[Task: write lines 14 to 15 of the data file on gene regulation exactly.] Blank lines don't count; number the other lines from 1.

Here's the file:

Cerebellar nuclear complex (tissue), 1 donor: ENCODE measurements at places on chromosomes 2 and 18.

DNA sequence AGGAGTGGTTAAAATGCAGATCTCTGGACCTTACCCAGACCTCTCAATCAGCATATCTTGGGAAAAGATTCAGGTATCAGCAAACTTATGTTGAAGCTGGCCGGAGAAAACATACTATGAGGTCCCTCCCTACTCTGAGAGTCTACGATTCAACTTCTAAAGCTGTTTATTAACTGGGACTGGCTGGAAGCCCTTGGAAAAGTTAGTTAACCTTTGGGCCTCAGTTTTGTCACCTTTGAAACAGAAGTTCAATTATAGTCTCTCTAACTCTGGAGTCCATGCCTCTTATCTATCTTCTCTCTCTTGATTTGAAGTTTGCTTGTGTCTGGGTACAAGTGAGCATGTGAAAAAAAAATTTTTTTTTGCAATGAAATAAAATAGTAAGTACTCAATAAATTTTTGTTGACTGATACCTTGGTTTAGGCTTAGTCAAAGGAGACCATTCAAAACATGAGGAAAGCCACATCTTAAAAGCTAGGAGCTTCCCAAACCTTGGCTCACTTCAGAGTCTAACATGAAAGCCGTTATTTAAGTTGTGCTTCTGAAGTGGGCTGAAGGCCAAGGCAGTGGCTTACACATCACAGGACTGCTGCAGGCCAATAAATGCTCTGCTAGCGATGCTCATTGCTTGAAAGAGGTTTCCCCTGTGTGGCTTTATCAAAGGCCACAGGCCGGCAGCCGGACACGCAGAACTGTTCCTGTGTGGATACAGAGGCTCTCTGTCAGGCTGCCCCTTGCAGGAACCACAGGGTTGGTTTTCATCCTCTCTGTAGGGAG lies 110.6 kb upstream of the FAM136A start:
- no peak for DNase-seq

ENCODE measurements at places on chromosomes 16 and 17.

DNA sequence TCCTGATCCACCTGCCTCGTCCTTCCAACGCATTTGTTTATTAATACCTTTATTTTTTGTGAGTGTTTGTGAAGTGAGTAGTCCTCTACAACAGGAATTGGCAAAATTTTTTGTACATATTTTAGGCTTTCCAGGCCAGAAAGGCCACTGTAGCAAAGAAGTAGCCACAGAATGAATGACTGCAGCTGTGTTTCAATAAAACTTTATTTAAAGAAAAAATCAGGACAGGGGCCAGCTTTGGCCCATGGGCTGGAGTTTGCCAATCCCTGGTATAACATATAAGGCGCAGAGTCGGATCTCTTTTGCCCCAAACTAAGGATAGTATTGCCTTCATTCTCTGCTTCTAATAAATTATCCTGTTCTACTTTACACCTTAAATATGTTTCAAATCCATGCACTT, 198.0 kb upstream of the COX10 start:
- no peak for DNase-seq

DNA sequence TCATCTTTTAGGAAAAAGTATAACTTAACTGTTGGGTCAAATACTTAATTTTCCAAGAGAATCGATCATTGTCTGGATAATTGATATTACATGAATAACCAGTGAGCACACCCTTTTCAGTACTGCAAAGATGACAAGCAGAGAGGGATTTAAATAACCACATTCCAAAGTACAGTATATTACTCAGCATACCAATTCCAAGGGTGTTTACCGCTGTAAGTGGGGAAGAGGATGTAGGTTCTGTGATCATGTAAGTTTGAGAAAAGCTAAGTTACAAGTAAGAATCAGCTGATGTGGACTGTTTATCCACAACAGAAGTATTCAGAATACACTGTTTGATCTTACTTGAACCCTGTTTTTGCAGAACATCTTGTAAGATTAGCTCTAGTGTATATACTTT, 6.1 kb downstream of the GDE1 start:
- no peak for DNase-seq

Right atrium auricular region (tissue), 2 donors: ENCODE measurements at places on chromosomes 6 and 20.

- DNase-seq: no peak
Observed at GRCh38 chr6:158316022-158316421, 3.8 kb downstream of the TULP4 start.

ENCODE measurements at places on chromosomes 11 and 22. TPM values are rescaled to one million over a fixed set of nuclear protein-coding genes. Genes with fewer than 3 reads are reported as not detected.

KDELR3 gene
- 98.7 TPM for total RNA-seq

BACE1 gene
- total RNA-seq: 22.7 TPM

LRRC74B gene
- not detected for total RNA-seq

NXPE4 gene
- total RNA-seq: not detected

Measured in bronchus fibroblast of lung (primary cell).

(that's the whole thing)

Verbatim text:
- 98.7 TPM for total RNA-seq

BACE1 gene